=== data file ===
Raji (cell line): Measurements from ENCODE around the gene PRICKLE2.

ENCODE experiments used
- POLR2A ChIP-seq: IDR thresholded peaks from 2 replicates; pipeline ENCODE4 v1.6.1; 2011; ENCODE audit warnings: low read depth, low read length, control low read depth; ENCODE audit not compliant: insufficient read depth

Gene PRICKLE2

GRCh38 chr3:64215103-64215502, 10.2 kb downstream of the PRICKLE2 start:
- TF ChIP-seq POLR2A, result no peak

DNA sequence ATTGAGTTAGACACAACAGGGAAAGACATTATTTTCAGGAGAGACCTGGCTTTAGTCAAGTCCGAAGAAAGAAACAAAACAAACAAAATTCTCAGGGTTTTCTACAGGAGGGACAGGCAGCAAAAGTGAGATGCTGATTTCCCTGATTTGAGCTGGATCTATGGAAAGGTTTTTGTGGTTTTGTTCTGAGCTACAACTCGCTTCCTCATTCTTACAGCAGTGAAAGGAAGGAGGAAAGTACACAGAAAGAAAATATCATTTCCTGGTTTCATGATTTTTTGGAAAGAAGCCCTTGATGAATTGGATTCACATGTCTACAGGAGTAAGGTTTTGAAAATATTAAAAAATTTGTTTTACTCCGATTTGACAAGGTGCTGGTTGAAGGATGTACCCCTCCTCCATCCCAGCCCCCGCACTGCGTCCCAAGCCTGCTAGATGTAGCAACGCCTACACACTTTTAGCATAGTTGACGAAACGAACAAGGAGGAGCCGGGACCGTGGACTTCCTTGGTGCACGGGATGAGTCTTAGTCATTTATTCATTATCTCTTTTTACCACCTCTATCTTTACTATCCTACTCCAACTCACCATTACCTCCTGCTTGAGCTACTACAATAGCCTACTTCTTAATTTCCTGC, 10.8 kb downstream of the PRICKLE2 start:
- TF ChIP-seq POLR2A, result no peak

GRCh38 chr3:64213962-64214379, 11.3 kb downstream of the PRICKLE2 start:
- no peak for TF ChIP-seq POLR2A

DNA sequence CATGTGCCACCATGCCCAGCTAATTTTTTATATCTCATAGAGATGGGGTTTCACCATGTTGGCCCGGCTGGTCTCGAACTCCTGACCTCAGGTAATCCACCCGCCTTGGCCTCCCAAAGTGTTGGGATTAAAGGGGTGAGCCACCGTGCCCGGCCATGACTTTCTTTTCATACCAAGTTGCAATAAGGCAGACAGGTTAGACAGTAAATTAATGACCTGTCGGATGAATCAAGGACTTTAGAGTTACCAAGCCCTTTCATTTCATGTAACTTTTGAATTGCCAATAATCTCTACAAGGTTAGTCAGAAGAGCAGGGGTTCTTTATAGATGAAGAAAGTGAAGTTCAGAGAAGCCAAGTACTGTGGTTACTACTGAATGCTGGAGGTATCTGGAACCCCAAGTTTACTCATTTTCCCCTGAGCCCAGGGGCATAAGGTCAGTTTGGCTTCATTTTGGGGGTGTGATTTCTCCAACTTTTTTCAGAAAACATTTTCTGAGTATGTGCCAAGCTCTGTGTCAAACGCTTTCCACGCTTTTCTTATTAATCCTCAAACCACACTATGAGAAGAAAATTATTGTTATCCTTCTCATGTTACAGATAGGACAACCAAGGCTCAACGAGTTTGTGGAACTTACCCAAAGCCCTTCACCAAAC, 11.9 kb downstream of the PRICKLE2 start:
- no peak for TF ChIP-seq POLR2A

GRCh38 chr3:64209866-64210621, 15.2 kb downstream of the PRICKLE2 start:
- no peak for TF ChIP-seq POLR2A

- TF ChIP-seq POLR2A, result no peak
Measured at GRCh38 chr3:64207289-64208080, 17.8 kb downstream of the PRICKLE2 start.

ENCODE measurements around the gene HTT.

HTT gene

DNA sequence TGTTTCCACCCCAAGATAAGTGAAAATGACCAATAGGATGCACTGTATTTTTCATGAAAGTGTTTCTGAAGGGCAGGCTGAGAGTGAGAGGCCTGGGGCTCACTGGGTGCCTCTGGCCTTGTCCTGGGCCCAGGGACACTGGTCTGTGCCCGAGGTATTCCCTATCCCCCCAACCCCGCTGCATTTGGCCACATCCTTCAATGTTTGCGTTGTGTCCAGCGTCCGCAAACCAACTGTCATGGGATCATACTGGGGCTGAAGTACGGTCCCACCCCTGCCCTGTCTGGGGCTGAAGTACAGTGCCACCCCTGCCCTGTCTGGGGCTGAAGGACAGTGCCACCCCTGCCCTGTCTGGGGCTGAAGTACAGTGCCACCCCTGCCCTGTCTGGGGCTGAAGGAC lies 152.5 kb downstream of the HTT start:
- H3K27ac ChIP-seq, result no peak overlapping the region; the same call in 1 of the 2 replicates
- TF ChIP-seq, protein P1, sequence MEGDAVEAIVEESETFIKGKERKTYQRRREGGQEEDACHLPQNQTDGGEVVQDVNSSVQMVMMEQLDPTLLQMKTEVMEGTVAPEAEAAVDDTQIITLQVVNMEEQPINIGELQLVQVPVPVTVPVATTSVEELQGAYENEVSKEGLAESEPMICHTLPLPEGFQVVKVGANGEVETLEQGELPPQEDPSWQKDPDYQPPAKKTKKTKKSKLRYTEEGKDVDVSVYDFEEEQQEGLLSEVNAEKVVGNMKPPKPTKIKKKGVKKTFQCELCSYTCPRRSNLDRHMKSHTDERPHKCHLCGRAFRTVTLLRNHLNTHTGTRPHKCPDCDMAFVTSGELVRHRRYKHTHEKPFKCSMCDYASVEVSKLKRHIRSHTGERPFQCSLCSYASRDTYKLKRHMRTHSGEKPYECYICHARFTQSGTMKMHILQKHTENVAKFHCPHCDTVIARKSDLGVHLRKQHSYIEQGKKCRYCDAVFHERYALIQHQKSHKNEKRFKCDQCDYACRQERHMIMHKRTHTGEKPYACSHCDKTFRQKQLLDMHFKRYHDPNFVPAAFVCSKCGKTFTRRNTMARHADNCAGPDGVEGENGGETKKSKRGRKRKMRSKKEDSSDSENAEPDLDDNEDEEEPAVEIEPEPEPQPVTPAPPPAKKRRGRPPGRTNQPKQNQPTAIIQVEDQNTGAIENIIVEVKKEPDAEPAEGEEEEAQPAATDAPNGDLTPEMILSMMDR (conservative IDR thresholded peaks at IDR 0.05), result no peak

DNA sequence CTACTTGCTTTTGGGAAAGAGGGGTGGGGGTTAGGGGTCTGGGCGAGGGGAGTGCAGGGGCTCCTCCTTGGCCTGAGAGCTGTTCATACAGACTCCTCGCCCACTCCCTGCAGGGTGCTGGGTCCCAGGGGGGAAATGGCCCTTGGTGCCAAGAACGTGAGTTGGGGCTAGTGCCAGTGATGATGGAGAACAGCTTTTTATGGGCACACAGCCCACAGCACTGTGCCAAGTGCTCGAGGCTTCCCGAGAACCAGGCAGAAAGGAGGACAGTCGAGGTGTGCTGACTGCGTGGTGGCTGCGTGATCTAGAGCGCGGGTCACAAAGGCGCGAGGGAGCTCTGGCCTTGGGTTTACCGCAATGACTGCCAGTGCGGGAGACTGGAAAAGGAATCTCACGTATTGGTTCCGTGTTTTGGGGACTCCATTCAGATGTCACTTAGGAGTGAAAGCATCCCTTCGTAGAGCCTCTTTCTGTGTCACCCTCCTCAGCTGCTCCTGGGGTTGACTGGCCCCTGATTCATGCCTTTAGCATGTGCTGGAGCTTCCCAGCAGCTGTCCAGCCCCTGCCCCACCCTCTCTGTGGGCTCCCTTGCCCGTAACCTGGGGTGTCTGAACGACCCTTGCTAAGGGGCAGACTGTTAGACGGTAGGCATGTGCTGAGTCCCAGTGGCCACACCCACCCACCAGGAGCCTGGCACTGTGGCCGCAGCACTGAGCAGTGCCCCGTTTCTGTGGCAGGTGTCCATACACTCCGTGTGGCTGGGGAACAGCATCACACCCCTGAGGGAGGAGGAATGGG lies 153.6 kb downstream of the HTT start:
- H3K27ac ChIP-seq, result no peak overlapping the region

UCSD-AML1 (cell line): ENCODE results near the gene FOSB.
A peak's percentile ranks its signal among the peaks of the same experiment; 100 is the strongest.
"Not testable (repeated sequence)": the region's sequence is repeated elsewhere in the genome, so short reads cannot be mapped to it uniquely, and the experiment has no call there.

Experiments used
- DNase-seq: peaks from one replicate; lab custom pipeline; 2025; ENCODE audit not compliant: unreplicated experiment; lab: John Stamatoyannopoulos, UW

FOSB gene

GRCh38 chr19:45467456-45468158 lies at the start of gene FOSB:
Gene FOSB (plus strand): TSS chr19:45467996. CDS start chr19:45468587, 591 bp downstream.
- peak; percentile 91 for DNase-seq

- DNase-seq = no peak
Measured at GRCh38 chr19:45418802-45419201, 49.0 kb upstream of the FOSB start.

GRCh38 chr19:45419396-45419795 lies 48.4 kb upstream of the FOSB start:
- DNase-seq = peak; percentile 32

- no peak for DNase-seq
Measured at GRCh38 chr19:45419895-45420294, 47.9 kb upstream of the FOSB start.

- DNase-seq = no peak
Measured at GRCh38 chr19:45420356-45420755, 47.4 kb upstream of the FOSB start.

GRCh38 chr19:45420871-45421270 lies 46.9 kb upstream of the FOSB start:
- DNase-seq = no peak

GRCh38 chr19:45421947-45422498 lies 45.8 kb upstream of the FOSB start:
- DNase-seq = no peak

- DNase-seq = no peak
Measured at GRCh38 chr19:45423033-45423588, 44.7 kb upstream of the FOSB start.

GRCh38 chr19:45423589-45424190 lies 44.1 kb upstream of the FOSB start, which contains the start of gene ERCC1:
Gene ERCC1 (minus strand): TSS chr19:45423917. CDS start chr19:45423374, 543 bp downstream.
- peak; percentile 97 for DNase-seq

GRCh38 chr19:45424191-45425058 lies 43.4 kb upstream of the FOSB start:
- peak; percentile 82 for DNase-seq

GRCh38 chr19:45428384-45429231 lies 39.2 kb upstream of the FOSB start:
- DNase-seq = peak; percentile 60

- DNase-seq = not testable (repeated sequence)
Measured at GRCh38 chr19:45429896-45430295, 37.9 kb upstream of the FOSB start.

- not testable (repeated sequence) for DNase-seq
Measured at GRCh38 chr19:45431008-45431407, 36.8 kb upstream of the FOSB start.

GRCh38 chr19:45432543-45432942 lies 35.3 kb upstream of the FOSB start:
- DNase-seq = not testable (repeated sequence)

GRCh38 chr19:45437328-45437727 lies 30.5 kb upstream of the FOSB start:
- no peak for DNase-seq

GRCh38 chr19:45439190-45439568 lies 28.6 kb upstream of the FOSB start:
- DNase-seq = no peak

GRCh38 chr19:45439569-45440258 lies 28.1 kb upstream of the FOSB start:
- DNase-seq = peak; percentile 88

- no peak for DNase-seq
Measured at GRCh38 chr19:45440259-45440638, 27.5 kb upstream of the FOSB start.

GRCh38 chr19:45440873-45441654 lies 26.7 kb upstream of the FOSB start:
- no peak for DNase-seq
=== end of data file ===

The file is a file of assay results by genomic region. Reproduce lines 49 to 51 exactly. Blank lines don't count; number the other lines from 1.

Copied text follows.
- peak; percentile 97 for DNase-seq

GRCh38 chr19:45424191-45425058 lies 43.4 kb upstream of the FOSB start:
- peak; percentile 82 for DNase-seq